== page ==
Figure 4. The ground vehicle and the equipment used in the ground experiment.
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Figure 5. The light aircraft and the equipment used in the flight experiment.
Figure 5. The light aircraft and the equipment used in the flight experiment.
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Figure 6. (a) Geographical view of the overhead satellites. (b) Tracked Doppler shifts from the Iridium 141 in three different channels: quaternary message, primary message, and ring alert.
Figure 6. (a) Geographical view of the overhead satellites. (b) Tracked Doppler shifts from the Iridium 141 in three different channels: quaternary message, primary message, and ring alert.
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Figure 7. Power spectral density (PSD) analysis representation for the transmitted downlinks of Orbcomm FM 113 satellite.
Figure 7. Power spectral density (PSD) analysis representation for the transmitted downlinks of Orbcomm FM 113 satellite.
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Figure 8. Estimated and simulated Doppler shifts for (a) Iridium-141 satellite, and (b) Orbcomm FM-113 satellite.
Figure 8. Estimated and simulated Doppler shifts for (a) Iridium-141 satellite, and (b) Orbcomm FM-113 satellite.
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Figure 9. (a) 3D Earth representation of the overhead Iridium-Next satellites. (b) Doppler shift curve tracked by the receiver.
Figure 9. (a) 3D Earth representation of the overhead Iridium-Next satellites. (b) Doppler shift curve tracked by the receiver.
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Figure 10. The estimated and reference orientation of the ground vehicle for (a) roll angle, (b) pitch angle, and (c) heading.
Figure 10. The estimated and reference orientation of the ground vehicle for (a) roll angle, (b) pitch angle, and (c) heading.
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Figure 11. The orientation error for (a) roll angle, (b) pitch angle, and (c) heading.
Figure 11. The orientation error for (a) roll angle, (b) pitch angle, and (c) heading.
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Figure 12. The estimated velocity of the ground vehicle for the North and East axes.
Figure 12. The estimated velocity of the ground vehicle for the North and East axes.
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Figure 13. (a) The estimated receiver’s clock bias. (b) The estimated receiver’s clock drift.
Figure 13. (a) The estimated receiver’s clock bias. (b) The estimated receiver’s clock drift.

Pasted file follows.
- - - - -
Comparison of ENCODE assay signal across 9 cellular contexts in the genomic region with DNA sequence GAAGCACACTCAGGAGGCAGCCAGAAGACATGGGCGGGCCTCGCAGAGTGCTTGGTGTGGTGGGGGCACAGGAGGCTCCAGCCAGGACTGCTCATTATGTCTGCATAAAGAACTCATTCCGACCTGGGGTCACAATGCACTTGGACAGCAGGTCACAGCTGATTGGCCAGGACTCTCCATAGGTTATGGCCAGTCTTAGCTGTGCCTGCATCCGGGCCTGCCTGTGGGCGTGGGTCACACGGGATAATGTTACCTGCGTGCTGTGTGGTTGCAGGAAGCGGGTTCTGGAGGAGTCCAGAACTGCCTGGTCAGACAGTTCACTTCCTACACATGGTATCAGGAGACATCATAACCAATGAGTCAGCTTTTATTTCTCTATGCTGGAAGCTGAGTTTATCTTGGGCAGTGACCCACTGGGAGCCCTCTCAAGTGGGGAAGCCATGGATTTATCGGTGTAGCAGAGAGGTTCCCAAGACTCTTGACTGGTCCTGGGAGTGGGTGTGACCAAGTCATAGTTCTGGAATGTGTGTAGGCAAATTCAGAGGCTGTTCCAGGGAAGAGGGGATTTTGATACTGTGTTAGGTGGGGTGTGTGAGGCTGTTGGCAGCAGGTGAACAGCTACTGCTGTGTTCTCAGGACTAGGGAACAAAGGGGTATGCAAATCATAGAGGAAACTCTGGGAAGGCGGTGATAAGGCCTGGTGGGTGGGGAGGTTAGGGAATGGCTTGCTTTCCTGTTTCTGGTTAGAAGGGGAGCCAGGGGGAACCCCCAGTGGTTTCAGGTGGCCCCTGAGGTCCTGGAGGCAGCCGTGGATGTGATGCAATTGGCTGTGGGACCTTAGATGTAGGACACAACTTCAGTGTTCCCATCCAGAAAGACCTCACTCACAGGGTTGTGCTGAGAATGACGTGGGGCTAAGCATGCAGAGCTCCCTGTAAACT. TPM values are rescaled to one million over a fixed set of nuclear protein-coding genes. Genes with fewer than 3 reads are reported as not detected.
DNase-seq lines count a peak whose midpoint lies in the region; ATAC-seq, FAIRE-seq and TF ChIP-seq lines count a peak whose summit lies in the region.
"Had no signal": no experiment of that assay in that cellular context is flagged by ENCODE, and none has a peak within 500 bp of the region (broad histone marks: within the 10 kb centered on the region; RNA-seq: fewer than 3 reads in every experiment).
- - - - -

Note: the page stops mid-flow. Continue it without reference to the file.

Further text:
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Figure 14. The estimated trajectory of the vehicle compared to the stand-alone INS and the true reference position.
Figure 14. The estimated trajectory of the vehicle compared to the stand-alone INS and the true reference position.
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Figure 15. Experimental results include the geographical view of the airport and a comparison of the true and estimated trajectory.
Figure 15. Experimental results include the geographical view of the airport and a comparison of the true and estimated trajectory.
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Figure 16. The North (a) and East (b) position errors of the aircraft before and after blocking the GNSS compared with the error of the Doppler positioning method.
Figure 16. The North (a) and East (b) position errors of the aircraft before and after blocking the GNSS compared with the error of the Doppler positioning method.
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Figure 17. (a) Estimated accelerometer bias, and (b) Estimated gyroscope bias with ± 3 σ bound.
Figure 17. (a) Estimated accelerometer bias, and (b) Estimated gyroscope bias with ± 3 σ bound.
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Figure 18. Estimated attitude of the aircraft with ± 3 σ bound.
Figure 18. Estimated attitude of the aircraft with ± 3 σ bound.
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Table 1. IMU rotation sequences.
Table 1. IMU rotation sequences.
x-axis ( φ )y-axis ( θ )z-axis ( ψ )
Interval 1 (initial position)
Interval 2 (1st rotation) ± 180 °
Interval 3 (2nd rotation) ± 180 °
Table 2. RMSE of the alignment method for different time slots from the start point compared with the error of the Doppler positioning method.
Table 2. RMSE of the alignment method for different time slots from the start point compared with the error of the Doppler positioning method.
Duration from start point30 s1.5 min2.5 min3.5 min4.5 min
RMSE (m)
Doppler positioning
RMSE (m)
SOP-aided alignment
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Farhangian, F.; Benzerrouk, H.; Landry, R., Jr. Opportunistic In-Flight INS Alignment Using LEO Satellites and a Rotatory IMU Platform. Aerospace 2021, 8, 280.

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Farhangian F, Benzerrouk H, Landry R Jr. Opportunistic In-Flight INS Alignment Using LEO Satellites and a Rotatory IMU Platform. Aerospace. 2021; 8(10):280.

Chicago/Turabian Style

Farhangian, Farzan, Hamza Benzerrouk, and Rene Landry, Jr. 2021. "Opportunistic In-Flight INS Alignment Using LEO Satellites and a Rotatory IMU Platform" Aerospace 8, no. 10: 280.